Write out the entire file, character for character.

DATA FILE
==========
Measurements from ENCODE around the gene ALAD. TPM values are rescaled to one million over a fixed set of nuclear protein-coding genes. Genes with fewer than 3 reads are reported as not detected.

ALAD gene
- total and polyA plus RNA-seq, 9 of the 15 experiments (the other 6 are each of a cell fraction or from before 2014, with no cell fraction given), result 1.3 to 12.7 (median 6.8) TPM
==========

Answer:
Measurements from ENCODE around the gene ALAD. TPM values are rescaled to one million over a fixed set of nuclear protein-coding genes. Genes with fewer than 3 reads are reported as not detected.

ALAD gene
- total and polyA plus RNA-seq, 9 of the 15 experiments (the other 6 are each of a cell fraction or from before 2014, with no cell fraction given), result 1.3 to 12.7 (median 6.8) TPM